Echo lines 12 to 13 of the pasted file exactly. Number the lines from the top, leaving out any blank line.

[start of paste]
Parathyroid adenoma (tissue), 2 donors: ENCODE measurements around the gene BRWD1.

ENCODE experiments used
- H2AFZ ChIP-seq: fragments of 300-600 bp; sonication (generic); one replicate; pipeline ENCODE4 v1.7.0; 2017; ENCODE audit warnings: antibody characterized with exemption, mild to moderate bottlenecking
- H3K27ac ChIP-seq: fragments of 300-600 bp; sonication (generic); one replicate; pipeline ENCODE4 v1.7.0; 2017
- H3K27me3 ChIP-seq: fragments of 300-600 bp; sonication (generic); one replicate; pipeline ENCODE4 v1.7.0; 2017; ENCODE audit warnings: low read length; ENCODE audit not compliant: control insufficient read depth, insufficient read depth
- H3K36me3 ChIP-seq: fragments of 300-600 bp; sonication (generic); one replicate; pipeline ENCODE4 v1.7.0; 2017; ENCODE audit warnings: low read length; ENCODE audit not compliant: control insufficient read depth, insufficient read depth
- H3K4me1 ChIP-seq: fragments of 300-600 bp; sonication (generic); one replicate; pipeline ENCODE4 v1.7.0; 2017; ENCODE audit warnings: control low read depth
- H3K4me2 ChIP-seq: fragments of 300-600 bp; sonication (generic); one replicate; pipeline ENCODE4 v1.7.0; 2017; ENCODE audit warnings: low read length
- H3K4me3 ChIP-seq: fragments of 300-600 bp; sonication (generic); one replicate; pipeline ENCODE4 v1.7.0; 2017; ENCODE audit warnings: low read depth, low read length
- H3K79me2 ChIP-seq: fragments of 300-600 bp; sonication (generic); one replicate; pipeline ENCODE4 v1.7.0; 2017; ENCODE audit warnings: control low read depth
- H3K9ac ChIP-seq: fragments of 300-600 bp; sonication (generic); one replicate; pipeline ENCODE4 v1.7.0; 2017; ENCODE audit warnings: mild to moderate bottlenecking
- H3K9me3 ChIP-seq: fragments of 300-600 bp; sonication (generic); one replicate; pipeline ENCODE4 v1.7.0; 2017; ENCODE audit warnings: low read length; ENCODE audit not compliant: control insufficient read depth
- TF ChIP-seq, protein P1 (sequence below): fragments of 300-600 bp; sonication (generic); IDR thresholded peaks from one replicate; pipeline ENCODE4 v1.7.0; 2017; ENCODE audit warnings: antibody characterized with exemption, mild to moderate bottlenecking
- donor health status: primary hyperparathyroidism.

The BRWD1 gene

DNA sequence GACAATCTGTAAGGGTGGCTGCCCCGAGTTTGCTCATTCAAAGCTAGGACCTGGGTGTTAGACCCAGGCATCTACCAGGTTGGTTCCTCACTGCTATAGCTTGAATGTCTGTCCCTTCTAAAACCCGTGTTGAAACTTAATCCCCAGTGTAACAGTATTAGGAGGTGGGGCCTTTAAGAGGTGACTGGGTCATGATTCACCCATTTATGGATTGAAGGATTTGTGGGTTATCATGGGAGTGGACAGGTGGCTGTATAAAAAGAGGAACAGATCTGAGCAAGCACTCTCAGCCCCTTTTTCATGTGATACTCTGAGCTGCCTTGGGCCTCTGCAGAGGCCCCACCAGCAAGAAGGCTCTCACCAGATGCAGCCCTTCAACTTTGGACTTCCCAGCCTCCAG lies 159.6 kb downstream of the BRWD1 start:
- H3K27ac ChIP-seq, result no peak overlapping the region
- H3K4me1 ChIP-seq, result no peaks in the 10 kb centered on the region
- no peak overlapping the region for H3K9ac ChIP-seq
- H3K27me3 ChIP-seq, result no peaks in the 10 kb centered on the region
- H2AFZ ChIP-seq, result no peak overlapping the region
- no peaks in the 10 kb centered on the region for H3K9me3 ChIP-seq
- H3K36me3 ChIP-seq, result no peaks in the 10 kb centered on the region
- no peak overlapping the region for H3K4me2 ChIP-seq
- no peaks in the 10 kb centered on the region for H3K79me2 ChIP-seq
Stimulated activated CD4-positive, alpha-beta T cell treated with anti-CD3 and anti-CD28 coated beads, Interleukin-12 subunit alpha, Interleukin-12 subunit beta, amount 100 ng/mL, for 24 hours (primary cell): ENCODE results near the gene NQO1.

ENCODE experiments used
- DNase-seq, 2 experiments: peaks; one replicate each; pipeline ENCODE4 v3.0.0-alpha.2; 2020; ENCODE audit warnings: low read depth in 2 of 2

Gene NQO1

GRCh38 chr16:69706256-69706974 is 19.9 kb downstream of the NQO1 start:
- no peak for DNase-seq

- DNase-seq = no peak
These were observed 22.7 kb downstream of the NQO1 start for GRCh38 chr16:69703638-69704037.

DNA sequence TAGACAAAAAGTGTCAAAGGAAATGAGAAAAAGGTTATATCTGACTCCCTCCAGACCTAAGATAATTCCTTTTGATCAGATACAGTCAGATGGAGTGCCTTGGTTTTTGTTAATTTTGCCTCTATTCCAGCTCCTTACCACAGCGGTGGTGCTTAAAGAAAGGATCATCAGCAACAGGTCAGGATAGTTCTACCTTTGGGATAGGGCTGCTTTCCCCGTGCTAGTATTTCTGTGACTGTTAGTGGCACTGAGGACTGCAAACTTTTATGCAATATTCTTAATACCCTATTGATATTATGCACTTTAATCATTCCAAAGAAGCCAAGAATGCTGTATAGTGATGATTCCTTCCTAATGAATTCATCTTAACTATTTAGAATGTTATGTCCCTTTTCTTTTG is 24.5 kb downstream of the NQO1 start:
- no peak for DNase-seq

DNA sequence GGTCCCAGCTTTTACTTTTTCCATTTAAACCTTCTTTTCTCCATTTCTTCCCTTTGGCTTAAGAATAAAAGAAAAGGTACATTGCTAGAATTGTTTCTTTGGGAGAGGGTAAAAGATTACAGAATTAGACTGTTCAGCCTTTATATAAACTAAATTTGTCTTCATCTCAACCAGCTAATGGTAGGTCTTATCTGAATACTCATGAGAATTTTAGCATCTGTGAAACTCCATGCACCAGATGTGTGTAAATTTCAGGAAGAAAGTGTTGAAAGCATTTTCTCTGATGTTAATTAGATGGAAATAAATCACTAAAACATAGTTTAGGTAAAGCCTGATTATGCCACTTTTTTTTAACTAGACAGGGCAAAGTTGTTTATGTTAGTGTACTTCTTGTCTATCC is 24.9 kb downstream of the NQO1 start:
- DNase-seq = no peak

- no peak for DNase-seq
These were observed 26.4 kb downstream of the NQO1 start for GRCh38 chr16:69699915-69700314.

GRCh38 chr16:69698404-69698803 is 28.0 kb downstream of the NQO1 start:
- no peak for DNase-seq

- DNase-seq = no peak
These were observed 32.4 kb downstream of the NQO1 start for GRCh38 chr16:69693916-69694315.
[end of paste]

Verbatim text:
- H3K9me3 ChIP-seq: fragments of 300-600 bp; sonication (generic); one replicate; pipeline ENCODE4 v1.7.0; 2017; ENCODE audit warnings: low read length; ENCODE audit not compliant: control insufficient read depth
- TF ChIP-seq, protein P1 (sequence below): fragments of 300-600 bp; sonication (generic); IDR thresholded peaks from one replicate; pipeline ENCODE4 v1.7.0; 2017; ENCODE audit warnings: antibody characterized with exemption, mild to moderate bottlenecking